New Zealand Breed Standard
The following descriptions constitute the current NZ Breed standard as defined by the New Zealand Highland Cattle Society as at April 2010.
Head and Jaw
The head and jaw of the Highlander should be short, with a wide muzzle. A wide muzzle is essential to ensure that there is plenty of space to eat and that the animal gets a secure hold on its food. The bottom teeth should rest firmly on the pad of the upper jaw. If the lower jaw is over or undershot the animal will not be able to bite or chew sufficient food for its daily needs.
The eye should be clear and bright and free from disease. It maybe any colour. The eyelashes are long and curl upwards. Prospective breeders often look for alertness in the eye of a bull.
The dossan is the name for the long hair on the head. It should cover the eyes. It may be curly or straight.
Ears should be well rounded and sit on the head at the “ten to two” position. Long strands of hair fall from the ear. Animals with ragged edges or pieces missing from the ear may be exhibiting a genetic fault called “Crop Ear” which is specifically discussed under constitution rules, and must be clearly identified on the pedigree of any animal with Crop Ear.
Horns for a bull should be strong and level on the head. They grow outward from the head and then curl slightly forward with the tips upward. Horns for a female are finer than those of a bull. They should be level with the head and grow outward before turning upwards and then outwards at the tip. On some cows the tip of the horn will also tip backwards. All sets of horns should be symmetrical.
New Zealand Highland Cattle Society does not accept for Purebred or Fullblood registration any animal that is polled (i.e. has no horns naturally occurring).
Neck and Shoulders
Neck and shoulders should be strong and well proportioned. The neck should be short and firm, not scrawny. It should curve gently into a neat brisket. The neck and brisket of the bull will be much thicker and fuller than those of the cow. The shoulder should not protrude. It should sit well into the body giving the animal a solid look when viewed from the front.
The belly should be straight, thus giving the animal a healthy beefy look.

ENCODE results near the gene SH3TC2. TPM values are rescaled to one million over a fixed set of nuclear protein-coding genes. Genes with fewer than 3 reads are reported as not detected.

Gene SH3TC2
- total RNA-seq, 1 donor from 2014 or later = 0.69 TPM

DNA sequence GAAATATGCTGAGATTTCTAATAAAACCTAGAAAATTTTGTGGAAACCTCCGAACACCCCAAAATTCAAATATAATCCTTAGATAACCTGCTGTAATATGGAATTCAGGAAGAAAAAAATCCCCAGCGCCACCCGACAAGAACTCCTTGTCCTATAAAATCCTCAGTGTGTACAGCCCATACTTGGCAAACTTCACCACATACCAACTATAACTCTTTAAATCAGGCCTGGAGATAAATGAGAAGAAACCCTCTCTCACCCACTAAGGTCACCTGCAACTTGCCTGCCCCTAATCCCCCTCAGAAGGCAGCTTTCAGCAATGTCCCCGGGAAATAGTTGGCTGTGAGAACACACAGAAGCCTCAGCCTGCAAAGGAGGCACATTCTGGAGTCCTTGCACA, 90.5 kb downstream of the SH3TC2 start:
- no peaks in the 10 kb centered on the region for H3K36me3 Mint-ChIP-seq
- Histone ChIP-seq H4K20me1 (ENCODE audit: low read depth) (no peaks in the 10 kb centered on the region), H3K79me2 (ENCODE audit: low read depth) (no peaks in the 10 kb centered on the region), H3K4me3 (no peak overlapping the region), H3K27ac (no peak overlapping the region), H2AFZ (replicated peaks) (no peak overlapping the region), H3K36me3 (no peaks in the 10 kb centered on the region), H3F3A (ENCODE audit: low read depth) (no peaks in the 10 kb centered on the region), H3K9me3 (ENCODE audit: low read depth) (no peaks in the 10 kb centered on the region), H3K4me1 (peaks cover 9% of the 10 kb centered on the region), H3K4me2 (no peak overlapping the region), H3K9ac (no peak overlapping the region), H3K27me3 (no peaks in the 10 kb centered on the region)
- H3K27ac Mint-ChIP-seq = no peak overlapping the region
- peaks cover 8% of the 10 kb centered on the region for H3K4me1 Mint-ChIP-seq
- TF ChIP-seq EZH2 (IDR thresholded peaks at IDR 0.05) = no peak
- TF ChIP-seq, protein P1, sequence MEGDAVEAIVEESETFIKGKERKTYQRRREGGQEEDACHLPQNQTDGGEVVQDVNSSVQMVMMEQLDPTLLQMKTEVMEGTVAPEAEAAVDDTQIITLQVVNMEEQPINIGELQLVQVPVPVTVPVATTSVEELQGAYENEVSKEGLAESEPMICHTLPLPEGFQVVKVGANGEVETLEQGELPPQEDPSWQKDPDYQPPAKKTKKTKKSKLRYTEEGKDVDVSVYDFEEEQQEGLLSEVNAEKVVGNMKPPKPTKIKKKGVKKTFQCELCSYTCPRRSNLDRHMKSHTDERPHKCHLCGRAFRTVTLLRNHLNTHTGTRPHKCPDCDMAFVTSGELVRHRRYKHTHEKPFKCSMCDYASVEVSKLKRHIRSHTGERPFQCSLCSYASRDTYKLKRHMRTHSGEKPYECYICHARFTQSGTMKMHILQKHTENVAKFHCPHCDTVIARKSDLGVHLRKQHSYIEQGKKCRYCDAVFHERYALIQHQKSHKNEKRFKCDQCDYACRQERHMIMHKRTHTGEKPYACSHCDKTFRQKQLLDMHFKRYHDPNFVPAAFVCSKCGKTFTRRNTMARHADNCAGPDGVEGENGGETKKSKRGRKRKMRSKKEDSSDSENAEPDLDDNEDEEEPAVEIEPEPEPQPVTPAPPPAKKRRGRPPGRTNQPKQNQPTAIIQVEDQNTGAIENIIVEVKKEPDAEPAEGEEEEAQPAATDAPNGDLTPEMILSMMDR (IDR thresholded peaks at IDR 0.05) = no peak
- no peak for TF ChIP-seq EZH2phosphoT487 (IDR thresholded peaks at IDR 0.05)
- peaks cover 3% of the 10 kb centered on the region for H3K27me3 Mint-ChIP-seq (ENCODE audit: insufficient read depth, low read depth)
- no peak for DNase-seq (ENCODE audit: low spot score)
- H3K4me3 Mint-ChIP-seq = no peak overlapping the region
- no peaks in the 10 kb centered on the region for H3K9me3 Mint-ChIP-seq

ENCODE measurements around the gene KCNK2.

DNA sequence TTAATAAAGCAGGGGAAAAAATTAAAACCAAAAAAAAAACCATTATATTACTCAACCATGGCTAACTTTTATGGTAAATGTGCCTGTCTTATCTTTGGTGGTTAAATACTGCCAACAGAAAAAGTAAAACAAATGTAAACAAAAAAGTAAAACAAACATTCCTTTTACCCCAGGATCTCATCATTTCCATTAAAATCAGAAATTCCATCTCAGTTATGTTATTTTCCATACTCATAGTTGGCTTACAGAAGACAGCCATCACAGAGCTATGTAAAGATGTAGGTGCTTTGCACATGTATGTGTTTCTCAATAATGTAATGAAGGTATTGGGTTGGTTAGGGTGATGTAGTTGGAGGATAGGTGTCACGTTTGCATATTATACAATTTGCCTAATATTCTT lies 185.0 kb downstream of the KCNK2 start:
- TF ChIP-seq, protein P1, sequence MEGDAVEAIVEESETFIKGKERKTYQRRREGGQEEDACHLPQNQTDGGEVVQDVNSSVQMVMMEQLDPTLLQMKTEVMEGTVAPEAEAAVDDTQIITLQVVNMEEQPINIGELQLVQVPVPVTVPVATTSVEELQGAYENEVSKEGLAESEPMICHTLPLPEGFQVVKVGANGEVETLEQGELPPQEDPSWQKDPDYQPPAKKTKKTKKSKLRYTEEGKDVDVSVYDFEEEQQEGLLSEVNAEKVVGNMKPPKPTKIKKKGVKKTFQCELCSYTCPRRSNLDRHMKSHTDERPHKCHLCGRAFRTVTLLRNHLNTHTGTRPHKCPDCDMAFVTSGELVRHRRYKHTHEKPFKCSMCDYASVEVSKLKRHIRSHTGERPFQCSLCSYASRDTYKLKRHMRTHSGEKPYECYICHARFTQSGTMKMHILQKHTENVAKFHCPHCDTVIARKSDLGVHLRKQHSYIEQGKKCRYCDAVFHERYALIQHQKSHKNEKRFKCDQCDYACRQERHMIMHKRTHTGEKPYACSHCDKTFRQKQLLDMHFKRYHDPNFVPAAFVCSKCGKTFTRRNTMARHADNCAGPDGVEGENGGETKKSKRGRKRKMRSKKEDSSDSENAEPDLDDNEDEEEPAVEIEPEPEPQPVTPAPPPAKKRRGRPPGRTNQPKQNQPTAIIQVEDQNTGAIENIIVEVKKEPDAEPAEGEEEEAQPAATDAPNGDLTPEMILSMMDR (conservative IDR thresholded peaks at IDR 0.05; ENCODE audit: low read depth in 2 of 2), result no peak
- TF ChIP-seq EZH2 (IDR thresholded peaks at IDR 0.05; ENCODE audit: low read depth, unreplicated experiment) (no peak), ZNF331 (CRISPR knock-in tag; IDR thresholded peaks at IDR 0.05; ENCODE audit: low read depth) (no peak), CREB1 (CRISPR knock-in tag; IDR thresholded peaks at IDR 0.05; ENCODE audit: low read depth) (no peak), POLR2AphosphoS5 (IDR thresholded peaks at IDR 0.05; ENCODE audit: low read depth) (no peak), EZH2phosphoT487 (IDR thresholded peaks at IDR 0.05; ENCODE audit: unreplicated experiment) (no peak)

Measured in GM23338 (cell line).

The ribs should show plenty of spring thus giving lots of room for the animal’s vital organs (heart, lungs, etc. This is essential to ensure good growth and a long life.
The hindquarters should be strong, even and heavy with meat. It is an area of the animal that carries most of the saleable meat. When we look at the rear of the ideal animal it should be a deep block. Side view should be deep and rounded. Both should be heavily muscled.
The tail head should not protrude from the body. This leaves the rear of the animal with a square, even look. The tip of the tail should have plenty of long hair giving it a thick, bushy look.
The legs should be thick set and straight with good bone and a good covering of hair, and the animal should be seen to be walking freely and easily, the legs not brushing against each other. The best description is that the legs should sit evenly on the four corners of the animal and should lead down into well set and large hooves.
The feet are one of the most important features of the animal. Healthy feet are vital so that the animal can walk to water and feed and so that the bull can mount the cow. The hoof should be free from cracks and the animal able to walk on the sole of the foot. There should not be any excessive growth of the hooves. The observer should be able to see light between the cleats.
The udder should be firmly attached to the body with the teats placed evenly on the four corners of the udder and of a size that a young calf can suckle. An uneven udder with one quarter obviously larger than the others may indicate a history of mastitis in that animal.
The testicles of the bull should be attached firmly to the body. Both should be of comparable size but not so long that the bull is in danger of injuring himself by accidentally treading on them as he stands up. Two cans of beer are a reasonable comparative measure.
The coat of the Highlander gives the animal its distinctive shaggy look. There are two coats. The outer coat is long and strong and keeps the wet weather away from their skin, while the undercoat is soft and almost fluffy to keep their bodies warm. This undercoat does not grow long to renew the outer coat as each coat is separately renewed. The hair may be straight or gently curling. In wild weather hair that is too curly will hold the rain and snow to the detriment of the health of the animal. In summer the animal will shed most of its coat. This is especially so if the cow is in milk.
The colour of the Highlander should be full colour and may be of any of the six official colours: white, yellow, red, brindle, black and dun. It is often difficult for the new breeder to identify the colour of a new calf as most calves are red balls of fluff when they are born.
White: Obviously white
Yellow: Ranges from dark cream to light red
Red: Obviously rich red
Brindle: Black stripes on the face, neck and body
Black: Clearly black by 12 months, sometimes dusky black at birth
Dun: Silver through greys and browns to dark grey, nearly black.
Please note that the New Zealand Highland Cattle Society does not accept any parti coloured animals for purebred or fullblood registration. White on the belly anywhere from behind the front legs to the udder and a white switch to the tail would be acceptable as they are considered to be consistent with Highland characteristics.